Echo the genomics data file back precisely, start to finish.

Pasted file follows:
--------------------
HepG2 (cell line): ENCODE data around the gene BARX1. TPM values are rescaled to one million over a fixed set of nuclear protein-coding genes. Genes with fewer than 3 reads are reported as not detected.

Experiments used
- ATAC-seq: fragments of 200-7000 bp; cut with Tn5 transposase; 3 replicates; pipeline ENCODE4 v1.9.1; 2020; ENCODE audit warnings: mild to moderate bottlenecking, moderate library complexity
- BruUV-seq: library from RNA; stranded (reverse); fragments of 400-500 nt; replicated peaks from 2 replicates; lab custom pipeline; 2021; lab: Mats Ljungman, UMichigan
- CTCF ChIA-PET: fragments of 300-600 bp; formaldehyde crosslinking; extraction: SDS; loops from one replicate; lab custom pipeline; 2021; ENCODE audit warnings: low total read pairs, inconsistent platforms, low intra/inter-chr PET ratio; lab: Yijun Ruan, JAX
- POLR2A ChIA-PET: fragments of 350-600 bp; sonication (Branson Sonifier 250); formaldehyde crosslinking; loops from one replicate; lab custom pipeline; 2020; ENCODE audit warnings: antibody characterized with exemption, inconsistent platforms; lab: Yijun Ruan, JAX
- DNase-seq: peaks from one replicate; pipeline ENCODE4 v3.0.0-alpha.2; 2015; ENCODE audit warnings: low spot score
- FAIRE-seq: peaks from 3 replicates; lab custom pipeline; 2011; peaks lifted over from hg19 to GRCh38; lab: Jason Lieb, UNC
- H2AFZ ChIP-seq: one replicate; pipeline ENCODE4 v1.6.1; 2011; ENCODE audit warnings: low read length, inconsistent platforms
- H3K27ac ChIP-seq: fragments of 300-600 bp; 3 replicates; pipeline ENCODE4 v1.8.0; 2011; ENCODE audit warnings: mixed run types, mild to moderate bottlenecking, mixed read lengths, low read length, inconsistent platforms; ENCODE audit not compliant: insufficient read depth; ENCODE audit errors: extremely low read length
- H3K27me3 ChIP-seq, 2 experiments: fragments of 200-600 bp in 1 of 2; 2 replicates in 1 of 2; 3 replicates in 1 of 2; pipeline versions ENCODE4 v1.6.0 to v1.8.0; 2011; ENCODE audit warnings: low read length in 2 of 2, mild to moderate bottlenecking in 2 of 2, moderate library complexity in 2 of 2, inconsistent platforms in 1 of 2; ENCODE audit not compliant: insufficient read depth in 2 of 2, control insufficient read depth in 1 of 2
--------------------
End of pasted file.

HepG2 (cell line): ENCODE data around the gene BARX1. TPM values are rescaled to one million over a fixed set of nuclear protein-coding genes. Genes with fewer than 3 reads are reported as not detected.

Experiments used
- ATAC-seq: fragments of 200-7000 bp; cut with Tn5 transposase; 3 replicates; pipeline ENCODE4 v1.9.1; 2020; ENCODE audit warnings: mild to moderate bottlenecking, moderate library complexity
- BruUV-seq: library from RNA; stranded (reverse); fragments of 400-500 nt; replicated peaks from 2 replicates; lab custom pipeline; 2021; lab: Mats Ljungman, UMichigan
- CTCF ChIA-PET: fragments of 300-600 bp; formaldehyde crosslinking; extraction: SDS; loops from one replicate; lab custom pipeline; 2021; ENCODE audit warnings: low total read pairs, inconsistent platforms, low intra/inter-chr PET ratio; lab: Yijun Ruan, JAX
- POLR2A ChIA-PET: fragments of 350-600 bp; sonication (Branson Sonifier 250); formaldehyde crosslinking; loops from one replicate; lab custom pipeline; 2020; ENCODE audit warnings: antibody characterized with exemption, inconsistent platforms; lab: Yijun Ruan, JAX
- DNase-seq: peaks from one replicate; pipeline ENCODE4 v3.0.0-alpha.2; 2015; ENCODE audit warnings: low spot score
- FAIRE-seq: peaks from 3 replicates; lab custom pipeline; 2011; peaks lifted over from hg19 to GRCh38; lab: Jason Lieb, UNC
- H2AFZ ChIP-seq: one replicate; pipeline ENCODE4 v1.6.1; 2011; ENCODE audit warnings: low read length, inconsistent platforms
- H3K27ac ChIP-seq: fragments of 300-600 bp; 3 replicates; pipeline ENCODE4 v1.8.0; 2011; ENCODE audit warnings: mixed run types, mild to moderate bottlenecking, mixed read lengths, low read length, inconsistent platforms; ENCODE audit not compliant: insufficient read depth; ENCODE audit errors: extremely low read length
- H3K27me3 ChIP-seq, 2 experiments: fragments of 200-600 bp in 1 of 2; 2 replicates in 1 of 2; 3 replicates in 1 of 2; pipeline versions ENCODE4 v1.6.0 to v1.8.0; 2011; ENCODE audit warnings: low read length in 2 of 2, mild to moderate bottlenecking in 2 of 2, moderate library complexity in 2 of 2, inconsistent platforms in 1 of 2; ENCODE audit not compliant: insufficient read depth in 2 of 2, control insufficient read depth in 1 of 2